LOS ANGELES — Even with nearly 63% of Californians fully vaccinated, some public health officials worry that big gatherings this holiday season could lead to big outbreaks of COVID-19. But families looking to reunite have at least one infection-averting tool that they didn't have last year: rapid at-home testing kits.
The kits aren't foolproof, and most aren't as reliable as the lab-based alternative when it comes to detecting infections in their earliest stages. Also, the cost can be high if you have to check a houseful of people.
If used in the right circumstances, however, an at-home test can warn you in a matter of minutes if Cousin Antoine's cough or Aunt Maggie's muscle aches are signs of a potentially grave threat to the rest of the family. Even better, the tests can make it easy for your invited guests to check for an active infection before they trundle off to your home.
One other crucial caveat: If you haven't been fully vaccinated, the Centers for Disease Control and Prevention cautions against traveling to that holiday get-together. And if you're determined to travel sans vaccination, the CDC recommends doing so only if you get a negative COVID test one to three days days before departure, then quarantining for seven days after arrival (or fewer, if you test negative again).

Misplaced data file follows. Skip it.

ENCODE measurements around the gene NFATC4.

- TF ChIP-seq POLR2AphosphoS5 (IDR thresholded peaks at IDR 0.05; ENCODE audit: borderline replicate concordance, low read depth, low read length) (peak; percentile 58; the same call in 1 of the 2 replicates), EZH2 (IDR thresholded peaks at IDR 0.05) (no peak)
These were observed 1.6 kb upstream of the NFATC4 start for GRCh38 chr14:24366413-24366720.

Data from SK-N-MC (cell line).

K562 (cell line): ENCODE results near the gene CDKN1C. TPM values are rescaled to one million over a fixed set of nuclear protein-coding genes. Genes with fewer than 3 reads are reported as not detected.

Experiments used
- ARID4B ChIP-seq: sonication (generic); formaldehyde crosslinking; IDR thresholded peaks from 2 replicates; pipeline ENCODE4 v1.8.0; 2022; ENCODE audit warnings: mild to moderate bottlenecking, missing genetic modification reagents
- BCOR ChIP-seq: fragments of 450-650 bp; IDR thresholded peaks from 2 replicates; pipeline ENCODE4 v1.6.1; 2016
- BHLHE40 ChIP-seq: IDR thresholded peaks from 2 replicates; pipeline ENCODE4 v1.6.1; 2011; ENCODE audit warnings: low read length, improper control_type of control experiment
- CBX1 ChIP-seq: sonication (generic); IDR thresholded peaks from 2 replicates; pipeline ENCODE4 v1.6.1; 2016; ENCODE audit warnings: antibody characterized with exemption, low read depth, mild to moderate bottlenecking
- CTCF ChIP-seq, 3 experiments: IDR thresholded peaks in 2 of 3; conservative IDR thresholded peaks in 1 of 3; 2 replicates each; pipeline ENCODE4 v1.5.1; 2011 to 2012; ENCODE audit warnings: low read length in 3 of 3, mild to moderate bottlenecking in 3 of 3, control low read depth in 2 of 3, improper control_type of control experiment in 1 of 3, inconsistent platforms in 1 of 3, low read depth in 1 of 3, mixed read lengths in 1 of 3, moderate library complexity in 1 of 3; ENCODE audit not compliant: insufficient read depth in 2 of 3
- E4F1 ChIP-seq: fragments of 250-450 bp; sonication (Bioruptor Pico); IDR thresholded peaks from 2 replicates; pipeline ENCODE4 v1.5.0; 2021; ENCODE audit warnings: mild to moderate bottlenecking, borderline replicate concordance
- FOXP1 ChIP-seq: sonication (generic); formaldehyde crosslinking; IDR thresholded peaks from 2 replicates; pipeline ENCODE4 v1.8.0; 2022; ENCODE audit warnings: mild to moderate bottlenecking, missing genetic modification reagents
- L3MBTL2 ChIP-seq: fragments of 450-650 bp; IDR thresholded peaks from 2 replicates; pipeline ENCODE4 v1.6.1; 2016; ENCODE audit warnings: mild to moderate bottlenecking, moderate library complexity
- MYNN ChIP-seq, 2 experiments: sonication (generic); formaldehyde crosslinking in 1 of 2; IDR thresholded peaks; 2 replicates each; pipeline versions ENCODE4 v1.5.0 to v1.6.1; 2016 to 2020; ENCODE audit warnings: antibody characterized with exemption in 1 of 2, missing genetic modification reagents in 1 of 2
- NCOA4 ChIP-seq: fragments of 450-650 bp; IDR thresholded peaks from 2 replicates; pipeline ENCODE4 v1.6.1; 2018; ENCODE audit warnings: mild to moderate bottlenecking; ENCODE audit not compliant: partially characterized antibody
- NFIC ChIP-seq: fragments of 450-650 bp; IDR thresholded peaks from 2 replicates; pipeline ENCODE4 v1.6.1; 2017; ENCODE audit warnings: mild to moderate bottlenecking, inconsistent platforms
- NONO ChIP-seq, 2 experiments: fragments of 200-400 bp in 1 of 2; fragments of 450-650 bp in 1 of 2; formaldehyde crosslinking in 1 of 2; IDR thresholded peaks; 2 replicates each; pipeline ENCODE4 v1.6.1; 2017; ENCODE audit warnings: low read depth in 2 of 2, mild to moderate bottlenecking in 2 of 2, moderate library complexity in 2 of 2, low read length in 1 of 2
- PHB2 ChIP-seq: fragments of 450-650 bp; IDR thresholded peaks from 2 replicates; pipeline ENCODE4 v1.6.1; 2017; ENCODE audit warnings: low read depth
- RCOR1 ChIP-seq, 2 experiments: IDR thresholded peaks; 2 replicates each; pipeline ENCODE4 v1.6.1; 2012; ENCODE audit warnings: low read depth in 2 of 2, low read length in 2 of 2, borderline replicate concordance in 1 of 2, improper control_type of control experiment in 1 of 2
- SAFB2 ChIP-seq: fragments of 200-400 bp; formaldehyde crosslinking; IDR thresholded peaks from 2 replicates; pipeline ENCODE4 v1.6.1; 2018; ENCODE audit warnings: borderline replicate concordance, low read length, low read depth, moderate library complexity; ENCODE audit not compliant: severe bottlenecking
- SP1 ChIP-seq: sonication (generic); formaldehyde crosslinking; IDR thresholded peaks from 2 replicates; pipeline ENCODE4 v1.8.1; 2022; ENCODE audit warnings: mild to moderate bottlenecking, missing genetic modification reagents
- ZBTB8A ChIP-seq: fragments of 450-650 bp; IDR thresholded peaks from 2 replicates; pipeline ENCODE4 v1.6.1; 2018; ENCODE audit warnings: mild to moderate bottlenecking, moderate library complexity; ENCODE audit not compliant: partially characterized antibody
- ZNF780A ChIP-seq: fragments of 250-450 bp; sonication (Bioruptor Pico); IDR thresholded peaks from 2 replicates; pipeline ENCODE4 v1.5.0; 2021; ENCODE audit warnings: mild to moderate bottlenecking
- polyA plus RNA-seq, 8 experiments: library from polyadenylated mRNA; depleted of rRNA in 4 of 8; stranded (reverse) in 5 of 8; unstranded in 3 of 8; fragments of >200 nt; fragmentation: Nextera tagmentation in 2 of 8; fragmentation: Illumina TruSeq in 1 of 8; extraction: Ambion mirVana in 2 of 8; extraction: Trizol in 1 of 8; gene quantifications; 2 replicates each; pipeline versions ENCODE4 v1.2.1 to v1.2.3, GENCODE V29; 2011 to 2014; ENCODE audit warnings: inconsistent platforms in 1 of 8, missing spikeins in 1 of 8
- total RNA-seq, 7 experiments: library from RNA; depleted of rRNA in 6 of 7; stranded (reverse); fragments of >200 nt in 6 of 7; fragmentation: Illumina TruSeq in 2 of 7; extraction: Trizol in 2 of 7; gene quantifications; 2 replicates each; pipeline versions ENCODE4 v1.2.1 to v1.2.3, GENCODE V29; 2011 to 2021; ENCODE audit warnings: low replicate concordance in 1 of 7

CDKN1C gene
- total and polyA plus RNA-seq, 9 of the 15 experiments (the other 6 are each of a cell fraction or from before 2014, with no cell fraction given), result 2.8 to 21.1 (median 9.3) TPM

Here's a rundown of how the tests work, how reliable the results are, who makes them, where to find them and how much they cost.
What are at-home rapid COVID tests?
The key word here is "rapid," as in delivering results in about 15 minutes. Unlike the self-testing kits that you have to send to a lab for processing, the rapid kits let you process your samples at home — in fact, most of them let you watch the results slowly emerge on a test strip, the way you might watch an image form on a Polaroid (but with higher stakes).
The U.S. Food and Drug Administration has given emergency-use authorization to two kinds of rapid tests: molecular and antigen. The molecular tests, which boast higher sensitivity but carry a higher cost, examine the genetic material in your sample for the presence of the SARS-CoV-2 virus. The antigen tests look for the presence of a protein that binds to the coronavirus' RNA.
Only one of the three approved home molecular tests — the Lucira CHECK-IT kit — is easily found online, and it's pricy: Amazon sells it for $89 per test.
A quick search for antigen tests, on the other hand, found six of the nine approved tests available to U.S. consumers in stores or online, one from two different manufacturers: